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Get Bigger and Stronger With Angle Training

Q: I’m thinking about taking a handful of basic exercises and working out three days a week. Is that a good idea for building my strength?

A: It’s important to strive for gains in major multijoint exercises such as squats, bench presses and deadlifts, but it’s also possible to take the approach too far. For example, when athletes apply the principle of performing the most “bang for your buck” exercises, they often make the mistake of neglecting other valuable exercises. So, they may do the close-grip flat-bench press but won’t perform the same exercise on an incline. Or they will do standing barbell curls but not Scott reverse curls.

These are the same individuals who will do the incline barbell press only if the bench angle is set at 45 degrees or less for fear of not appearing strong to their fellow lifters. So what! If your bench is set at 62 degrees, it is the recruitment of new motor units that counts. If you understand the concept of structural balance, you will not be afraid to train lifts that you are poor at, as you know that not training them will interfere with your progress.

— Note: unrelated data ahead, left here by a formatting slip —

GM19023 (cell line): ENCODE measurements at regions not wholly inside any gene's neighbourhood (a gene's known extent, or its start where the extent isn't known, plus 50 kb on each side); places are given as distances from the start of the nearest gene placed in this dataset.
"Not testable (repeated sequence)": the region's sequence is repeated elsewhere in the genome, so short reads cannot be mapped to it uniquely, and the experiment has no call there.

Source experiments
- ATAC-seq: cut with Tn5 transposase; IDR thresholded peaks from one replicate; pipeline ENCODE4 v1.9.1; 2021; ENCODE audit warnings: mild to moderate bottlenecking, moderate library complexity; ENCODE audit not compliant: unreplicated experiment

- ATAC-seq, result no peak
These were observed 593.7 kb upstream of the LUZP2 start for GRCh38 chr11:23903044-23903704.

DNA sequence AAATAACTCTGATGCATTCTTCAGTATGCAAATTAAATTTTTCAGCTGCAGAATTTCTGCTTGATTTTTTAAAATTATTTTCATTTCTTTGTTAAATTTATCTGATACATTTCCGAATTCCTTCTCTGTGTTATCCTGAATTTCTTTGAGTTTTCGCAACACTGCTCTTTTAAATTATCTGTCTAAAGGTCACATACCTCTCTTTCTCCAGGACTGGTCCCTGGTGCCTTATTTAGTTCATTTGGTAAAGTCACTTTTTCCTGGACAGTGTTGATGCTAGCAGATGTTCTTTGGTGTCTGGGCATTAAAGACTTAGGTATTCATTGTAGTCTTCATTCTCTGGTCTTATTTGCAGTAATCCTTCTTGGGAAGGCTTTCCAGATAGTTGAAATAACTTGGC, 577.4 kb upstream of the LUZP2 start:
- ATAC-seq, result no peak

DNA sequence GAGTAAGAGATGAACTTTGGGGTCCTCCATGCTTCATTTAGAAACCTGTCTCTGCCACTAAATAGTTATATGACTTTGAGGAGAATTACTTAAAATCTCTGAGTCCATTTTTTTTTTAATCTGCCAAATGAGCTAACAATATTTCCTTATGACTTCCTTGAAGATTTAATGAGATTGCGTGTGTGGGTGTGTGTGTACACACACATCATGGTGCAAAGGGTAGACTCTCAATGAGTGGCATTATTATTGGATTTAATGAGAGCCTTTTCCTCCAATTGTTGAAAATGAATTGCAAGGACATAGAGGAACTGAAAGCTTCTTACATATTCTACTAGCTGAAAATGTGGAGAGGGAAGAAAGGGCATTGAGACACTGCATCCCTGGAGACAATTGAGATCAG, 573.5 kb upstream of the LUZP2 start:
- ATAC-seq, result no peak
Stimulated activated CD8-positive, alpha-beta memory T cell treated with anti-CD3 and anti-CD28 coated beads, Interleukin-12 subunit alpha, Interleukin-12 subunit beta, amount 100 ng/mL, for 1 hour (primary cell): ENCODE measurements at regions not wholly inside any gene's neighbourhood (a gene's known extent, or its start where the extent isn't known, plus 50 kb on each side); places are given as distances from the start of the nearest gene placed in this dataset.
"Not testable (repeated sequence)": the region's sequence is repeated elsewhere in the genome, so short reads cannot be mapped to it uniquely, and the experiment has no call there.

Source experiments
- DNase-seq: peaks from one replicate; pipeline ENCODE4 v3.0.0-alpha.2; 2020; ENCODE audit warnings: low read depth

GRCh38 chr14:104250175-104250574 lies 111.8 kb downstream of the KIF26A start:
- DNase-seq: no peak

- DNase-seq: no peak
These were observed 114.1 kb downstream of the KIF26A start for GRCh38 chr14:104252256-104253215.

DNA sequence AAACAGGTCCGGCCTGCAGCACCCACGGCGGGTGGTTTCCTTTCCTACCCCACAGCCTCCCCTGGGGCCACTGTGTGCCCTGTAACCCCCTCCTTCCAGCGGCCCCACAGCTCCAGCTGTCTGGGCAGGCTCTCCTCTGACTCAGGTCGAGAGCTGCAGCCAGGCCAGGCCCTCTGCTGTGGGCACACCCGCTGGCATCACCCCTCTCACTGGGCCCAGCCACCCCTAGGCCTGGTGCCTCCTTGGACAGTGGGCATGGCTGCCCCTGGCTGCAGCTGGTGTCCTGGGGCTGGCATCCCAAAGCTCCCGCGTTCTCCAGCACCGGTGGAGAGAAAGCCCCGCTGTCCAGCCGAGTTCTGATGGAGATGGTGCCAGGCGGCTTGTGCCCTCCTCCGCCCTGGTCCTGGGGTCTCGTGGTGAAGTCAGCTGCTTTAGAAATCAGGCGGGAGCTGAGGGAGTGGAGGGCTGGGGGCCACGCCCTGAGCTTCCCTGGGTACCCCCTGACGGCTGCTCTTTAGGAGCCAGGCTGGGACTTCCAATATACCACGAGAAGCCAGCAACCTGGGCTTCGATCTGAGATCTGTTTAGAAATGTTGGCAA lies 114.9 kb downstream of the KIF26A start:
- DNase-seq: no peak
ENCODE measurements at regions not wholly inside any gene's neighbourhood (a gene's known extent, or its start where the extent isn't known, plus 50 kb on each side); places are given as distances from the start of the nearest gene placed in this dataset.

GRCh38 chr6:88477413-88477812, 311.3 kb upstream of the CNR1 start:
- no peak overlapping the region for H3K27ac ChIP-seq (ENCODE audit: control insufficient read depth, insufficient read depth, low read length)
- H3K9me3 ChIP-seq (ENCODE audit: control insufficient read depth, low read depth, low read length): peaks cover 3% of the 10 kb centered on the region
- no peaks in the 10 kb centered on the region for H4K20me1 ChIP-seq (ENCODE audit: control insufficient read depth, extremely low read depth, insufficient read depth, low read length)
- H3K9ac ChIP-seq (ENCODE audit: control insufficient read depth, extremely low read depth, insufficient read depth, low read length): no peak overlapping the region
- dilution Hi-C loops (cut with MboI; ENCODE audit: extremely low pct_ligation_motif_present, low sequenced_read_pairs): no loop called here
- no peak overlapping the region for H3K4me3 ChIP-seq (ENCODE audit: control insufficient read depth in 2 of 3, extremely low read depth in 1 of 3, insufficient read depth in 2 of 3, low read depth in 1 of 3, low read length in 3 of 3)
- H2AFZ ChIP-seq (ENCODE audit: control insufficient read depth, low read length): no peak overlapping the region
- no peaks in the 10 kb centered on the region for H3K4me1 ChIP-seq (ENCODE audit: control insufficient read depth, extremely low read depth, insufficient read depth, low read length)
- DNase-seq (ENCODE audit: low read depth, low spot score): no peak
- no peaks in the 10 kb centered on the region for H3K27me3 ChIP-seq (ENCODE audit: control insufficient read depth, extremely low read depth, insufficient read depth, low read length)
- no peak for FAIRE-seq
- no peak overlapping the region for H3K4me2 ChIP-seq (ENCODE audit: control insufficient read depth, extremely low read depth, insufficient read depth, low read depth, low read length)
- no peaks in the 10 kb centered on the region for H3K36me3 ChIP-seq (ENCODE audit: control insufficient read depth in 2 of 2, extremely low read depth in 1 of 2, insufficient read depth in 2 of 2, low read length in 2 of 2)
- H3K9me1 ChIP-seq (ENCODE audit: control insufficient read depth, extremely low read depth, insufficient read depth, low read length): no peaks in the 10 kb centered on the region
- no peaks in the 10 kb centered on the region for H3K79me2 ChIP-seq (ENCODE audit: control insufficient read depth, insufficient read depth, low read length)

Take the example of Ed Coan, a world champion and world-record holder who is considered one of the greatest powerlifters of his time. At one point in his career he made an impressive jump in his bench press performance, and when asked to what he attributed it, he replied that he had brought up his results in the behind-the-neck-press!

When you follow this principle, besides gaining muscle faster, you also will be more likely to remain injury free, as your strength will be balanced. Overuse of certain exercises leads to pathologies similar to repetitive-pattern conditions like carpal tunnel syndrome.

Don’t let your ego determine the pathway to your gains. Use sound training principles, such as the concept of structural balance, and you will get there faster.

Editor’s note: Charles Poliquin is recognized as one of the world’s most suc-cessful strength coaches, having coached Olympic med-alists in 12 different sports, including the U.S. women’s track-and-field team for the 2000 Olympics. He’s spent years researching European journals (he’s fluent in English, French and German) and speaking with other coaches and scientists in his quest to optimize training methods. For more on his books, seminars and methods, visit Also, see his in this issue.   IM



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